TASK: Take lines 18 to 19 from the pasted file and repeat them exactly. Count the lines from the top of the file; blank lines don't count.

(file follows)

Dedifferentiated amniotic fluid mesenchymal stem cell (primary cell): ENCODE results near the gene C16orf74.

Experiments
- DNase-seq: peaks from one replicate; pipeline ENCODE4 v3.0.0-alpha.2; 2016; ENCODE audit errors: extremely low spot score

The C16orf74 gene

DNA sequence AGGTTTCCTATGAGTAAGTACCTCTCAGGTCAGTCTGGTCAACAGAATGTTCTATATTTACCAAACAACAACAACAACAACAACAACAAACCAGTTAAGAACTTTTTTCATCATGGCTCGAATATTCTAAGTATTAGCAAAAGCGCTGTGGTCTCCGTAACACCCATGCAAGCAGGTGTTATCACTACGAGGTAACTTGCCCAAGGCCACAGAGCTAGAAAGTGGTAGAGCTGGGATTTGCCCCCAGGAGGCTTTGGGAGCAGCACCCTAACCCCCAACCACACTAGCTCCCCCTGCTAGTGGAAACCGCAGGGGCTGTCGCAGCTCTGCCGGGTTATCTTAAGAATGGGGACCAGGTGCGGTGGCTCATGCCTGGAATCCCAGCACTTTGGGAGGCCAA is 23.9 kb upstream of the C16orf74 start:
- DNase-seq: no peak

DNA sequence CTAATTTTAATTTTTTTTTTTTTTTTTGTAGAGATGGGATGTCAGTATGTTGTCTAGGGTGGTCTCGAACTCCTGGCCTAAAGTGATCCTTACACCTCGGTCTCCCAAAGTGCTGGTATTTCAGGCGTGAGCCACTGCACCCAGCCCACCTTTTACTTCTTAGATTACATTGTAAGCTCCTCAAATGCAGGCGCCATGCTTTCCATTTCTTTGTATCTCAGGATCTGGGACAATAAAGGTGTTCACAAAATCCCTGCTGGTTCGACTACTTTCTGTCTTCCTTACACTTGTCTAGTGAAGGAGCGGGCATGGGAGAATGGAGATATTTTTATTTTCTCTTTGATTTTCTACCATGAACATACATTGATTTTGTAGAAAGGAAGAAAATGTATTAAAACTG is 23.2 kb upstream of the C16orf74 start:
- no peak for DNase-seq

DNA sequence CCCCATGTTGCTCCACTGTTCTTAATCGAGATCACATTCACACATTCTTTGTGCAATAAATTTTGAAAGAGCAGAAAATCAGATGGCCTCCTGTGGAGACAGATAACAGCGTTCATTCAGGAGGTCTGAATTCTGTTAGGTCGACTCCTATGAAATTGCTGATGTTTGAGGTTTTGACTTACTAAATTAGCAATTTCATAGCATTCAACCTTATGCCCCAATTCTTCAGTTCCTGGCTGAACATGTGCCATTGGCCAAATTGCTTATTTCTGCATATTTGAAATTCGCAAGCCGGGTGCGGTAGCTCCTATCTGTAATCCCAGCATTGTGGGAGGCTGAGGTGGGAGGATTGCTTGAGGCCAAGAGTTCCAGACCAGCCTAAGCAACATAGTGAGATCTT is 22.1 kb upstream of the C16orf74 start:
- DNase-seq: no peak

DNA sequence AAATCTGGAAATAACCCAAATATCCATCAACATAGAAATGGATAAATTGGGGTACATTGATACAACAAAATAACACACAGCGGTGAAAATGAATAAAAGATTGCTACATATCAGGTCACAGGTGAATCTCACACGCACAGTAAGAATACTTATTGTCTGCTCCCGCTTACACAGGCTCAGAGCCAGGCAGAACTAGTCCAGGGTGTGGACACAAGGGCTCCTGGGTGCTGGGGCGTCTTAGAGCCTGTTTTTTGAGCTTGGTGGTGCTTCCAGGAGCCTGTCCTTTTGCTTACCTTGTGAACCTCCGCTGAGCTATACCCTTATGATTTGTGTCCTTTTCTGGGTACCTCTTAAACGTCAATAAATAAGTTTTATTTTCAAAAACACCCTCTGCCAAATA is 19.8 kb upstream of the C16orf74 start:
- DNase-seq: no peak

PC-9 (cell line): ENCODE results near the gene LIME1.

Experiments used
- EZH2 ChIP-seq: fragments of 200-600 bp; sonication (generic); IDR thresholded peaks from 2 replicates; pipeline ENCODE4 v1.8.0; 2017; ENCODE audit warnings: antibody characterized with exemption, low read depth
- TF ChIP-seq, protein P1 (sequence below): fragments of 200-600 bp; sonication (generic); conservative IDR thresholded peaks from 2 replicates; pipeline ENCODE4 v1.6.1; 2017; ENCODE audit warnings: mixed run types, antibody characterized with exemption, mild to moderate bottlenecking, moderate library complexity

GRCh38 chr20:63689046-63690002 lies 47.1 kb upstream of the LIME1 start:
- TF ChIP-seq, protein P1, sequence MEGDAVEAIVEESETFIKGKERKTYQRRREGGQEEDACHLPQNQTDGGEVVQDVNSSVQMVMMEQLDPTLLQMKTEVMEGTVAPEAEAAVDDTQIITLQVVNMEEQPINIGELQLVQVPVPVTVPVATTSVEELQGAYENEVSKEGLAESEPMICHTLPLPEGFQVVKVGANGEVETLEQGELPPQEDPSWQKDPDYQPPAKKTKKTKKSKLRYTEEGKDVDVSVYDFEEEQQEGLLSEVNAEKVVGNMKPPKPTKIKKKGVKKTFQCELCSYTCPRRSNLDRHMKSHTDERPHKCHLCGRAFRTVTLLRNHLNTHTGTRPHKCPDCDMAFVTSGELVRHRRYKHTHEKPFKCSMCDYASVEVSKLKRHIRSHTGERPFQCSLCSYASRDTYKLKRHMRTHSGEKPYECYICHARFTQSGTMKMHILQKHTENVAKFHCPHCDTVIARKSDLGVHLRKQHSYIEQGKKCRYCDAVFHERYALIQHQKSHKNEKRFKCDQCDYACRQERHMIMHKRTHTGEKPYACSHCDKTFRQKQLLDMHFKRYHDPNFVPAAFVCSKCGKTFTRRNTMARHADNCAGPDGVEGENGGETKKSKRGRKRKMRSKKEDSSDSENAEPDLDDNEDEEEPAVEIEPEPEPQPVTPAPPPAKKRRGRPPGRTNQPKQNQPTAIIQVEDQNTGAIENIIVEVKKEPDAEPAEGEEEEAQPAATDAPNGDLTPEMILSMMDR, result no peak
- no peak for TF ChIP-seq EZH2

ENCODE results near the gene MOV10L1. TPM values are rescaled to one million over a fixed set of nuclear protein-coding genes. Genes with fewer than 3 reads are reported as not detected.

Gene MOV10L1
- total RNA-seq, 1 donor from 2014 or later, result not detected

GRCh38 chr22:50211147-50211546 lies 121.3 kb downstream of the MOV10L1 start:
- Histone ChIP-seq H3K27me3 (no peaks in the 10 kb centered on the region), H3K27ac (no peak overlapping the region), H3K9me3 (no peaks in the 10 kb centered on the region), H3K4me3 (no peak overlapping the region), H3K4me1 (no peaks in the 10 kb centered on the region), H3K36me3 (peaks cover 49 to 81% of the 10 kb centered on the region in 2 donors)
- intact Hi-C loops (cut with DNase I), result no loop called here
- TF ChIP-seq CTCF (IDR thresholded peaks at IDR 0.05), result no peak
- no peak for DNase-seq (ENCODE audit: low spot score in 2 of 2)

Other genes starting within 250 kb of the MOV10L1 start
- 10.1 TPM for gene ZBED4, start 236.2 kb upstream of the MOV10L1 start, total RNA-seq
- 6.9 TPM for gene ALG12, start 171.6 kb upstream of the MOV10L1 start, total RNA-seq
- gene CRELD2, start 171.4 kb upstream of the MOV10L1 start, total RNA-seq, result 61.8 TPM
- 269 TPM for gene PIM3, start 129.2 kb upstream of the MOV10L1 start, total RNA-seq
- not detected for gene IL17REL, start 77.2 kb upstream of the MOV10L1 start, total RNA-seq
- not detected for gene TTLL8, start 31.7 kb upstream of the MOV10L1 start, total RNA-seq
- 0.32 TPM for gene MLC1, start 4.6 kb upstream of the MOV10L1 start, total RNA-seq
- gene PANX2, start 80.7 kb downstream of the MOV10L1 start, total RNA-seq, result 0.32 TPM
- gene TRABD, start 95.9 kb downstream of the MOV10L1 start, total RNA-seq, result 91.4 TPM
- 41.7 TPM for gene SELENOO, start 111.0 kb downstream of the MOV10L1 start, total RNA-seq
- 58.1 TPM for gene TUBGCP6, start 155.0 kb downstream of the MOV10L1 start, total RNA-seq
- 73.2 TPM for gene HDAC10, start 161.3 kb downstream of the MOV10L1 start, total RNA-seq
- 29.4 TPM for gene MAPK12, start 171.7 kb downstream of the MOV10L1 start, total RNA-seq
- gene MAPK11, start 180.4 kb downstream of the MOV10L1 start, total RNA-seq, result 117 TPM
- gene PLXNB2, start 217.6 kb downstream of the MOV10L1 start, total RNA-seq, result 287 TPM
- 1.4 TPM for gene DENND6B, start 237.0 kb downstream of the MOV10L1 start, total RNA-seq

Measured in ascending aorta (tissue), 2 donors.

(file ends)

- TF ChIP-seq, protein P1, sequence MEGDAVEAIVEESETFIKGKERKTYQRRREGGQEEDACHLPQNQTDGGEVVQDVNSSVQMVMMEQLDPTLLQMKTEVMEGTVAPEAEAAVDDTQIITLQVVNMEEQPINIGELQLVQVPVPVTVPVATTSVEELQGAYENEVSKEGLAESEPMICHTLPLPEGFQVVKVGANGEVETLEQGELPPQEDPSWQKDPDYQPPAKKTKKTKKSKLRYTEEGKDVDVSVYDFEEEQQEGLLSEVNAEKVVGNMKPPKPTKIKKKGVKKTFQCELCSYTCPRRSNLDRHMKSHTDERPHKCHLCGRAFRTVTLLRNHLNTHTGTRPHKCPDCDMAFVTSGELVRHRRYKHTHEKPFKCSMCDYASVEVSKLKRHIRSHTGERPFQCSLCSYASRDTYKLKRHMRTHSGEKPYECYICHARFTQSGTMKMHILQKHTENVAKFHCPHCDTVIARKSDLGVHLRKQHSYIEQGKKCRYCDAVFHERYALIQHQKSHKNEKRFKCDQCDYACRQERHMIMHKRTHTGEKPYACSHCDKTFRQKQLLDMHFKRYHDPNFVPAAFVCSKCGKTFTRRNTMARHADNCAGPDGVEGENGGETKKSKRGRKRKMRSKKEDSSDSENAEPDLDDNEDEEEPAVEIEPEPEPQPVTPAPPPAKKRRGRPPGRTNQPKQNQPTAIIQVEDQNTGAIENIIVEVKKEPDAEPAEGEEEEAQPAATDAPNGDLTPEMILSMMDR, result no peak
- no peak for TF ChIP-seq EZH2